AN Ellesmere Port theatre company has had little time to reflect on the success of its sell-out Shakespeare show at The Lowry in Salford – as it's all systems go back at base.

The Boaty Theatre Company held a three-night production run with its contemporary take on the tragedy, and is already back to where it had left off prior to production week.

That is delivering a regular programme of weekly community-based, socially inclusive and accessible activities including the 'Sunday Social' (lovingly described by attendees as a “musically inclined ‘knit and natter’ group”), 'Ed’s Riff Shop' (a skill-share guitar workshop) and a writer’s cafe which promotes positive mental well-being; 'The Write Course’ Writer’s Cafe.

Traditionally, Polonius is a male role but in the company's latest adaption, The Boaty switched up the scheming father of Laertes and Ophelia for a much more Machiavellian mother - 'Polonia’ - who was none-the-less incredibly well-received with Jane Hamlet (who also doubled as Horatio) winning the audience over very early on.

The Boaty’s take on this classic exploration of the human condition utilised the original language of the text, but there was not a ruffle or codpiece in sight!

And the gender-swapping didn’t stop with Polonia and Horatio, but was extended throughout the production to include Rosencrantz, Guildenstern, Laertes and even Hamlet; all of whom were played by female actors and as most definitely portrayed as female characters.

When asked about the decisions behind the changes, director Laura J Harris responded: “We ran a number of pre-casting workshops during our research and development period.

"Everyone who was going to be involved in the production was invited to take part and we played around with various different scenes from the play. We considered time and setting in regard to the story that we wanted to tell and, therefore also in regard to the characters that would populate the world we would create to tell that story.

"Once we started to establish the world that these characters were living in and why, we spent a lot of time improvising potential scenes with pairs and groups of characters.”

Audiences responded with great enthusiasm to the Ellesmere Port based company from the start of the play with many commenting afterwards that they felt they had been “literally transported” [Jade Franks, Wirral] and that they were “captivated for the entirety of the play, during which the time just flew ”[Anon].

Filled with pathos, humour and action throughout, the play concluded a sword-fight in the final scene, mere feet from the audience.

Laura – who also took on the title role – said about the second evening’s choreographed fight: “The second night was certainly interesting when it came to prop mishaps!

"During the performance in duel between Laertes and Hamlet, Charlotte (Pedley) and I were mid-fight when my fencing sword snapped!

"We’ve used them dozens of times before and they had been sturdy and reliable until that point! Fortunately, we had choreographed a section with a second dagger-like short-sword and so we were able to make it look like the sword breaking was the reason for the change to the shortswords!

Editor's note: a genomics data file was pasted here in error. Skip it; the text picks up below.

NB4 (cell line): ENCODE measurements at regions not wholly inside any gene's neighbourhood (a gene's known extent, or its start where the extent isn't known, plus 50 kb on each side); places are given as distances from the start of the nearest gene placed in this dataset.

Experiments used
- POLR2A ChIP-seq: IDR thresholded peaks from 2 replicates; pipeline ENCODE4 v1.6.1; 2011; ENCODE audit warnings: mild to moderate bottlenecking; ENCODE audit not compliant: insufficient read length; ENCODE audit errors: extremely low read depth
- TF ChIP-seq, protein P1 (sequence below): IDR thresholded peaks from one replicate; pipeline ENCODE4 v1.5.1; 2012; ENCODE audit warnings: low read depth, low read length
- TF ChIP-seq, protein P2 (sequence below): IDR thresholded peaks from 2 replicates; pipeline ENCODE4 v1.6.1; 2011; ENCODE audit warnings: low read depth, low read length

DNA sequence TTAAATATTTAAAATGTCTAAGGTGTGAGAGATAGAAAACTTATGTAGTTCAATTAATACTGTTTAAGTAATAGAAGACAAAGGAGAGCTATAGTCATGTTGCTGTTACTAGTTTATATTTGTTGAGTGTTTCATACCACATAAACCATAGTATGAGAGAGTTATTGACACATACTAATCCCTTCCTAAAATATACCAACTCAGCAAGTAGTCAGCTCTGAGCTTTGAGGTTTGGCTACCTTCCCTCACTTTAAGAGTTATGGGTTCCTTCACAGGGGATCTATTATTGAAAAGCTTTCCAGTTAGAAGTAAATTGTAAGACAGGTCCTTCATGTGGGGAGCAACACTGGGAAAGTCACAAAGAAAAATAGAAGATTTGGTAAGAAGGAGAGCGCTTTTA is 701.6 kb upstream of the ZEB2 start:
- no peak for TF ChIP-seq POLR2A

"It certainly added a new dynamic to the scene. As did the 'gun mishap' during the nunnery scene of the same performance.

"We have a starting pistol that fires blanks, which is used by Hamlet when she shoots Polonia in Act 3, Scene 4; but prior to its use at this point, Hamlet has taken to carrying it around with her and (in our adaptation) comes pretty close to taking her own life at the tail-end of the 'To be or not to be' soliloquy.

"She is prevented from taking this action by Ophelia (played by Rebekah McLoughlin).

On the second night’s performance, I had cocked the pistol during the 'To be…' speech, but had not managed to release it before Becky took the gun from me.

"Consequently, when Ophelia took up the gun near the end of the scene, it fired.

"As emotions run high during this scene and the cast backstage could see none of the action, they were all left momentarily wondering whether Ophelia had just shot Hamlet! Which would have been an interesting – and somewhat shorter – version of this play!

"As it was, the gun fired at the floor, but again, this mishap really heightened and made very real the action that had both immediately proceeded and which would follow it; especially when Ophelia - with actual tears streaming down her face - then held the gun to her own head!

"It was a crazy, but brilliant evening. In fact, it as a brilliant production run, full stop. ”

There will be plenty more chances to see The Boaty Theatre Company in action, as it travels to Storyhouse, Bridge Farm Community Wellness Gardens, The Gladstone Theatre and The Lowry.

The Boaty Theatre Company’s Youth Performers will be making their way to Chester’s Storyhouse on March 20-21, before returning to The Lowry once again in April, to perform their version of Chris Thompson’s incredible LGBT+ Youth Play in conjunction with National Theatre Connections; 'Dungeness’.

Tickets should be on sale now at

For further information and updates regarding The Boaty Theatre Company (including joining their local youth theatre group), visit or find the group on Facebook, Twitter and Instagram.